Child Protection

The Internet:

The internet is an ever-growing network of information. Although only a small percentage of it is accessible to us, what is available can be easily viewed by anyone, even younger users, which begs the question, what is there online that we should protect children from and what laws have been instated?

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Source: http://www.magicdesktop.com/en-US

What should we be protecting children from?

As mentioned above, so much can already be accessed on the internet, even by children who are just learning to read and write, these include:

  • Explicit material
  • Violence
  • Racism/Sexism
  • Radicalisation
  • Drug use
  • Addictions (electronic entertainment)
  • Scams
  • Underage gambling

And that’s not all, it is also easy to communicate with complete strangers online these days. So children must also be protected from:

  • Cyberbullying
  • Grooming / Paedophilia

If you suspect your child is engaged in anything of the sort, please monitor their internet activity and contact their schools.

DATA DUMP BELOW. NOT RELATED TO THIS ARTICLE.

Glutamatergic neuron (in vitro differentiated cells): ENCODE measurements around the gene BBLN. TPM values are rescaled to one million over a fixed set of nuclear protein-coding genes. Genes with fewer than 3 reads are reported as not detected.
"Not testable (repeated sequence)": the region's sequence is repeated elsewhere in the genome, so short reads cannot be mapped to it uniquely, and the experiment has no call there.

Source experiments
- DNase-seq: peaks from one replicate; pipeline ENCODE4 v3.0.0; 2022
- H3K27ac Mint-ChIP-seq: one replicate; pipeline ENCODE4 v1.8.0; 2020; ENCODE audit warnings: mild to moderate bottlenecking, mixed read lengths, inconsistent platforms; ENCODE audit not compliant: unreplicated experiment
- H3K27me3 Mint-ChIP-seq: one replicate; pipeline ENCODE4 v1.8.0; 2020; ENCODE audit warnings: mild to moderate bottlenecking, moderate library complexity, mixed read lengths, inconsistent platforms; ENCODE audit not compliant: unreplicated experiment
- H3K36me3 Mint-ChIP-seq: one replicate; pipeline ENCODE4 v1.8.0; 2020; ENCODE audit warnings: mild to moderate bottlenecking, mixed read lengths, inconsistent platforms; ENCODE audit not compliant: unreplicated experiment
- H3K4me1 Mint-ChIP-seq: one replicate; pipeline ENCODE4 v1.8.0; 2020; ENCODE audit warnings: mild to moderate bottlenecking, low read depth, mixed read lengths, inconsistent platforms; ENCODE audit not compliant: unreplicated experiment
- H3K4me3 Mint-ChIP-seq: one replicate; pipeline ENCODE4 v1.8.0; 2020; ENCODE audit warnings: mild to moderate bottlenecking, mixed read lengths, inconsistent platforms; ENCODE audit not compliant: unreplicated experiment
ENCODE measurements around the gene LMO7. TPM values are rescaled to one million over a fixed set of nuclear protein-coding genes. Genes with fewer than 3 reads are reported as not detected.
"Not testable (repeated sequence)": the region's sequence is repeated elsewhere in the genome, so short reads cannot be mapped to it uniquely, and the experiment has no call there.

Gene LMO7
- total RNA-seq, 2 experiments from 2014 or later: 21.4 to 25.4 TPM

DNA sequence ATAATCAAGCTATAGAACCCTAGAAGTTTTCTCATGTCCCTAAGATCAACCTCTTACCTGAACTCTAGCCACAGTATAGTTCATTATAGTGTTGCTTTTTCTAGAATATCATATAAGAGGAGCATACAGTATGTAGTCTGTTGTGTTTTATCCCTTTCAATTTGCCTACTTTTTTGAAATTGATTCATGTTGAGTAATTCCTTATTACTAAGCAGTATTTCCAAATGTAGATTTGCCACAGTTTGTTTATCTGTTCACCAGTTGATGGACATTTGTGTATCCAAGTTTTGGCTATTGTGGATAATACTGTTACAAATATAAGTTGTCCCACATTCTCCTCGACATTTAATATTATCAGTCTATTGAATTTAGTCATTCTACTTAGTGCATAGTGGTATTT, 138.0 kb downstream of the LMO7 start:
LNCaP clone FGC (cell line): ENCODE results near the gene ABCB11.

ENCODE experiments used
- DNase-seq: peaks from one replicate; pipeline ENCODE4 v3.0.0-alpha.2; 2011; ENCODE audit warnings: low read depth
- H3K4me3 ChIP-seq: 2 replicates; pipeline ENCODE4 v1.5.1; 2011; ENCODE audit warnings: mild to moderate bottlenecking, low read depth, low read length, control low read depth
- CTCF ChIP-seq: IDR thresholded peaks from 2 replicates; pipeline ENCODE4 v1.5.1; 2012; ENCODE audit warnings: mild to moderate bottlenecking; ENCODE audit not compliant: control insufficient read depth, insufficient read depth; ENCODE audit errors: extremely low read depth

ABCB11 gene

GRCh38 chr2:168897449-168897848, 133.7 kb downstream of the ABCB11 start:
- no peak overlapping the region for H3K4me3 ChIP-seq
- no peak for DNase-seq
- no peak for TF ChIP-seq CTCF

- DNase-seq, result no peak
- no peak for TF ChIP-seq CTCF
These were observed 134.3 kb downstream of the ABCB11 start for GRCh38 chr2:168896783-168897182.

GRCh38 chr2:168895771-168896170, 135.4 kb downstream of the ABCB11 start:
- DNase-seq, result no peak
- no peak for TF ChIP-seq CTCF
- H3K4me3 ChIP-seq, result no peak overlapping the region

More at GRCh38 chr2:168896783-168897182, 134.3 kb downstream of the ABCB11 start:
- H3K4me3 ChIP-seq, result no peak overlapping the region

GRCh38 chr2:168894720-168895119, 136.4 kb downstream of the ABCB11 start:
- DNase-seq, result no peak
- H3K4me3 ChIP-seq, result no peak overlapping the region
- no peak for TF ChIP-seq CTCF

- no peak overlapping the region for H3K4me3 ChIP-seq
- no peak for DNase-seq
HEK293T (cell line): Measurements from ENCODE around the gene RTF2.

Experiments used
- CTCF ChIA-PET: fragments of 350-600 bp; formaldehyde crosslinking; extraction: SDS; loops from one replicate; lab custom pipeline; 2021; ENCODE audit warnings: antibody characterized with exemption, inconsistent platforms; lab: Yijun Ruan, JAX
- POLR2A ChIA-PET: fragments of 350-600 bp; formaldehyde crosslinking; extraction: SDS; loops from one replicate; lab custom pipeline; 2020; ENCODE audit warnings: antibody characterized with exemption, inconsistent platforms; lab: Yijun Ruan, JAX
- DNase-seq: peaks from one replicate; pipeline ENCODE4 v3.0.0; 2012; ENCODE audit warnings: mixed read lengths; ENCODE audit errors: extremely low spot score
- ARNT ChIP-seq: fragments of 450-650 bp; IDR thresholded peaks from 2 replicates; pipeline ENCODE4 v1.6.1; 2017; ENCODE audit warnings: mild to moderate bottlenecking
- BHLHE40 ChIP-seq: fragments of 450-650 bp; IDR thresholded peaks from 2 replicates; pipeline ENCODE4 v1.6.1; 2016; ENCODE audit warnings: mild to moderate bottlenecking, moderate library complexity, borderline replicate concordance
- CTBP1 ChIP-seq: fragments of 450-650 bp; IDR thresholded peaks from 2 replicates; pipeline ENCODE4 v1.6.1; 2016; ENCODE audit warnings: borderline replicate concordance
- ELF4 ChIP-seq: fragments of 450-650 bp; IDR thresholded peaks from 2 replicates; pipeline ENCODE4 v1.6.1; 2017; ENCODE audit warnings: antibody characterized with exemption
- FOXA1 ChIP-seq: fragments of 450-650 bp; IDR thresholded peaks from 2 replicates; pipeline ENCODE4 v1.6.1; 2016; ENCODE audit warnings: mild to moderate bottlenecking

Legislations:

Some current laws we have instated for child protection are as follows:

  • As of 2012, it is now illegal to sell video games with a ’12+’ rating to anyone that is younger than 12.
  • The Byron Review Act – (2008)
  • The Pan European Games Information (PEGI) Rating System
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Official PEGI ratings used on video game product

Parental Controls:

If you’re a guardian still worried about what your kids are doing online, you can also take actions into your own hands. With technology evolving, you now have child-proof settings that we can customise to what you feel is suitable.

  • Software and hardware control methods
  • Password protection
  • Censorship
  • Lock the mouse / controls
  • Or taking away the physical wires or controllers.

Video Game Addictions:

Somewhat related, but it is also worth noting that there has been a large increase of children that have been medically diagnosed as being addicted to video games.

  • Almost 9 percent of child gamers are either pathologically or clinically addicted to playing video games.
  • 23 percent of youth have said they have felt “addicted to video games”.
  • One-third of males and a little more than one in ten females reporting the sensation.
  • Teens age 13 to 18 years play 14 hours of video games per week.

The purpose of this post is to educate, please ensure your child’s safety on the internet.

 

 

 

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